|These past few months have provided a bit of excitement in the library for those of us interested in photography. Usually "finds" come to us from outside sources such as donors, collectors, or auction houses. Lately however, treasures have come to light from within our own collections.|
One of the most recent discoveries was made in the Books Division where two photographs were found pasted into a volume of pamphlets on the phosphate industry in South Carolina. Taken ca. 1869-1870, one photograph shows men digging in a phosphate field and the other shows a mill in the Charleston area. The latter is such a clear image that one can see how the phosphate went into the mill and how it came out. Any back marks or notes are covered by the pages to which they are glued, but judging by dates and quality of images, we believe they may have been taken by George N. Barnard who was working for Quinby & Co. in Charleston. Whoever the photographer, these images are some of the few known photographic images of the phosphate industry in South Carolina.|
Recently, Henry Fulmer from the Manuscripts Division brought to my attention a box of Sams Family photographs filed with the papers of that collection. Harvey Teal and I went through the box and found an uncased ambrotype with "Jeffers" stamped on the metal mat. A native of Troy, N.C., George A. Jeffers came to Georgetown in 1856 and worked with a photograpser named Doty. He moved to Charleston that same year and worked as Jeffers & Co. until spring of 1857. It was probably there that the ambrotype was made. This image, as far as Harvey knows, is the only known example of Jeffers's work.
The Photograph Collection itself has yielded some nice surprises. While working with the cased images, I found a daguerreotype by J. T. Zealy, bringing to three the number of Zealy images in the collection. Zealy worked in Columbia and was well known for the quality of his photography. Arguably his most famous photographs were commissioned as part of an anthropological study and consist of a series of daguerreotypes showing various body features of slaves from a plantation near Columbia. These daguerreotypes, some of the earliest photographic images of slaves, are owned by Harvard University.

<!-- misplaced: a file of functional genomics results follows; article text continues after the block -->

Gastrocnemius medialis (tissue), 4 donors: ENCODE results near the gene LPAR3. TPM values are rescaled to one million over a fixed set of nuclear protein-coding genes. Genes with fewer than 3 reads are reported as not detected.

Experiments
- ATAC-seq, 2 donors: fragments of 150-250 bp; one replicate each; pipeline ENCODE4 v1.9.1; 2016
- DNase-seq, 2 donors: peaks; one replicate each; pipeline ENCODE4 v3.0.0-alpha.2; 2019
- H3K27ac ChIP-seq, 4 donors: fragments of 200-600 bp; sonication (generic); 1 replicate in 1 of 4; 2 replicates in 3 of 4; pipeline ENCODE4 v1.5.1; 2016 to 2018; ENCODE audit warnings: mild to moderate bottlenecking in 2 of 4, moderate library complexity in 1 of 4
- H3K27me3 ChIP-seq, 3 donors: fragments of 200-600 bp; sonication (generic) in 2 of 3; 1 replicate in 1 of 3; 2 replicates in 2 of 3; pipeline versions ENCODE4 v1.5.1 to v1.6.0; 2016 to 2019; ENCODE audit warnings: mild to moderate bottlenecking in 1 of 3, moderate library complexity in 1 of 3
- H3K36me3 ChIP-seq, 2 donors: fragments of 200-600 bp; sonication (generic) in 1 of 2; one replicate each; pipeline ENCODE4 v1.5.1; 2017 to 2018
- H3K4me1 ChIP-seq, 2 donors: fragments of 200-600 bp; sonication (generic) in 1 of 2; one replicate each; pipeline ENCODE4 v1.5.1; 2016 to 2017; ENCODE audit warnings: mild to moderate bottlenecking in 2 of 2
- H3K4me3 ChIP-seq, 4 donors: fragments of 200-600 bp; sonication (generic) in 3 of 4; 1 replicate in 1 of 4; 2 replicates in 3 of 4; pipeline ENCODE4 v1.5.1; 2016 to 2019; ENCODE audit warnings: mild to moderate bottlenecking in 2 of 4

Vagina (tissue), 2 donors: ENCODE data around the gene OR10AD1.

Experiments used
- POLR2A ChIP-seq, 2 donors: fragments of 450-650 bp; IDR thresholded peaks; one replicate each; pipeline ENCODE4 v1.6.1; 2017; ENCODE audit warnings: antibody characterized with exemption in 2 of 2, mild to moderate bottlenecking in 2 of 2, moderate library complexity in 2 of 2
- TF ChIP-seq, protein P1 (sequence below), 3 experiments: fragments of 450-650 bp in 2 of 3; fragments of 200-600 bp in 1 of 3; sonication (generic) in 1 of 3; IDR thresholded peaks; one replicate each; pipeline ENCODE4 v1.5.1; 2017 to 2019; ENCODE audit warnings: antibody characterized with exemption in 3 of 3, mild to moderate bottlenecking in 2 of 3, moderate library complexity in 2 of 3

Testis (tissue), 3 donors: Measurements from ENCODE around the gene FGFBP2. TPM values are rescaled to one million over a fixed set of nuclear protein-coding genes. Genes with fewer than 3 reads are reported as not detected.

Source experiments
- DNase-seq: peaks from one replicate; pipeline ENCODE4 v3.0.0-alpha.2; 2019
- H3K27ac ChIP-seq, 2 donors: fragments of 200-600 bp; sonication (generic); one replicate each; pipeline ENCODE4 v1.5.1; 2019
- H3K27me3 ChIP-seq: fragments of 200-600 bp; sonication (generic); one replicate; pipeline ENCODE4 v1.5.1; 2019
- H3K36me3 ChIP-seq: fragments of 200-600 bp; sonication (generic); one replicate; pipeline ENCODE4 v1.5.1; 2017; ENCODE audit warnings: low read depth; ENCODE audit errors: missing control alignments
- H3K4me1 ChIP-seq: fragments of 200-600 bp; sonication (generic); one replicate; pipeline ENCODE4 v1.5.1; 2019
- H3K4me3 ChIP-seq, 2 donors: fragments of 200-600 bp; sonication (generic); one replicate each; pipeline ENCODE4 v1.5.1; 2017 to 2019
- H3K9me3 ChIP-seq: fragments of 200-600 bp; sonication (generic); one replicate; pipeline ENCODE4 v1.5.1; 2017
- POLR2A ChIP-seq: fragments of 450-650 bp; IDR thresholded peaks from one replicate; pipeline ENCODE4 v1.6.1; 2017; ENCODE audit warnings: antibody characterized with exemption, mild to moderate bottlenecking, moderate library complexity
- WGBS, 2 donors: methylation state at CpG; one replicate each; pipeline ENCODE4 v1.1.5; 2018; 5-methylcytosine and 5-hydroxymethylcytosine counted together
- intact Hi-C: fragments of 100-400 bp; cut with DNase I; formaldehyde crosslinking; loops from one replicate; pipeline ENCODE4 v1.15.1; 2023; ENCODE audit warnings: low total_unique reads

|Matthew Brady |
was about 16 years
was invented, yet
he did not
|At the same time I found the Zealy, I also noted a case marked "M.B. Brady, Casemaker, N.Y." It was not until Harvey showed me a recent article on Brady cases, however, that the significance of this find was fully understood. According to the author, Matthew Brady was about 16 years old when photography was invented, yet he did not immediately enter the profession. Instead he learned the art of miniature casemaking, which by 1840 was a highly desirable trade due to demand from daguerreotypists.|
|Brady opened a case shop in 1843 in New York City and continued in this work until about 1845. He used two different motifs on his cases: a lyre and a decagon; he also signed his cases, which was unusual at the time. The case in our collection has a lyre design and Brady's signature mark and is for a single image sixth-plate daguerreotype. At the time of the article's publication, the author had found only ten Brady cases held privately or by institutions; thus ours is number eleven. Brady's interest in photography grew through his business dealings with photographers, and by 1844 Brady opened a daguerreotype gallery near his case shop and his well-known career as a photographer began.|
|One final treasure I want to mention is a daguerreotype the library recently purchased with Society funds. It is a beautiful image of two young men, identified as "Hazard and Sisson," taken by W.A. Wellman, 1 December 1852. This is a particularly important addition to the collection because it is the only known work by Wellman. Research needs to be done yet to try to determine the identity of the individuals. Look for a full description in the 1998 program.|